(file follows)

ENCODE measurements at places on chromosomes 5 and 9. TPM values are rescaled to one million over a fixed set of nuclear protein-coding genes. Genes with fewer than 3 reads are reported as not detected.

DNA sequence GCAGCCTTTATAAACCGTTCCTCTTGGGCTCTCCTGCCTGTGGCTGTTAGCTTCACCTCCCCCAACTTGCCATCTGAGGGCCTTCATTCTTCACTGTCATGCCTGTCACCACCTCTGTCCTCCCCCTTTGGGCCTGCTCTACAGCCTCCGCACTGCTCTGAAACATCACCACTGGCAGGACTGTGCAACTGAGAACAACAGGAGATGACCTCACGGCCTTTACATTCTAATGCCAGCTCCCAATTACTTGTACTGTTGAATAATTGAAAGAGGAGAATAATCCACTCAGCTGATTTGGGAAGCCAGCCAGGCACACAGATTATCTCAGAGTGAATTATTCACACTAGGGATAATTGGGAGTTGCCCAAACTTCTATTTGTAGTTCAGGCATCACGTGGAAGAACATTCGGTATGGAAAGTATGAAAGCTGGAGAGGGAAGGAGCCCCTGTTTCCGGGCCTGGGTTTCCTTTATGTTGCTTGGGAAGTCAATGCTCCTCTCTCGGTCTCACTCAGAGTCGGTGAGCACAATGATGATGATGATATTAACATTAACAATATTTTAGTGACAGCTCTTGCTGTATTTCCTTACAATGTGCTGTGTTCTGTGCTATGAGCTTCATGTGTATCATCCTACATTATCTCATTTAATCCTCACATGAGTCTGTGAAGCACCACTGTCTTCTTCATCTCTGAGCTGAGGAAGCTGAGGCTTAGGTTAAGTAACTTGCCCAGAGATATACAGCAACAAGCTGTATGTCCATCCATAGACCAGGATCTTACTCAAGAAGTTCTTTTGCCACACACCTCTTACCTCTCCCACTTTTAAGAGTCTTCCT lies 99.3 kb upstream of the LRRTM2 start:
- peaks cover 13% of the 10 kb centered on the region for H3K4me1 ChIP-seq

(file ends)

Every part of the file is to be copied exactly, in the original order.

ENCODE measurements at places on chromosomes 5 and 9. TPM values are rescaled to one million over a fixed set of nuclear protein-coding genes. Genes with fewer than 3 reads are reported as not detected.

DNA sequence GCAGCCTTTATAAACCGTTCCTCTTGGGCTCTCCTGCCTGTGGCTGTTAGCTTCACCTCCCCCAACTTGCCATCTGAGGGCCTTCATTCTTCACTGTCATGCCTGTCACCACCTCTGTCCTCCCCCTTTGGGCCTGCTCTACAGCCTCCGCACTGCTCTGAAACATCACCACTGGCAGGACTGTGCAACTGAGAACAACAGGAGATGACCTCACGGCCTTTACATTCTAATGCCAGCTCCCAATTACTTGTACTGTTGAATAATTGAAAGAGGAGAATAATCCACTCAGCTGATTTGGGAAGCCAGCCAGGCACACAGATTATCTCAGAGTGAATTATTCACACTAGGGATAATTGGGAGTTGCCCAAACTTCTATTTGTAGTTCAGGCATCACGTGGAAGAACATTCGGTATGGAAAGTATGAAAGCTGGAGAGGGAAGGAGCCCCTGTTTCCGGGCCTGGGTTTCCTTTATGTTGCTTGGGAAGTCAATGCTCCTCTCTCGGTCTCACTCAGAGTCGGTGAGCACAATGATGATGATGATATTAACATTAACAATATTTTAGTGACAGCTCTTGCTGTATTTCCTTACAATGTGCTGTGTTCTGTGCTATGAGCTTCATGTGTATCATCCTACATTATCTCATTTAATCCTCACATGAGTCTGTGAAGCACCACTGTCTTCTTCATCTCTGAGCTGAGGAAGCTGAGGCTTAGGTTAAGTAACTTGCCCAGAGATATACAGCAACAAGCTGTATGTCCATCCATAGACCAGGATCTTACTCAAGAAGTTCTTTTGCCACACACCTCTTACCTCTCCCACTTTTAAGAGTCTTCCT lies 99.3 kb upstream of the LRRTM2 start:
- peaks cover 13% of the 10 kb centered on the region for H3K4me1 ChIP-seq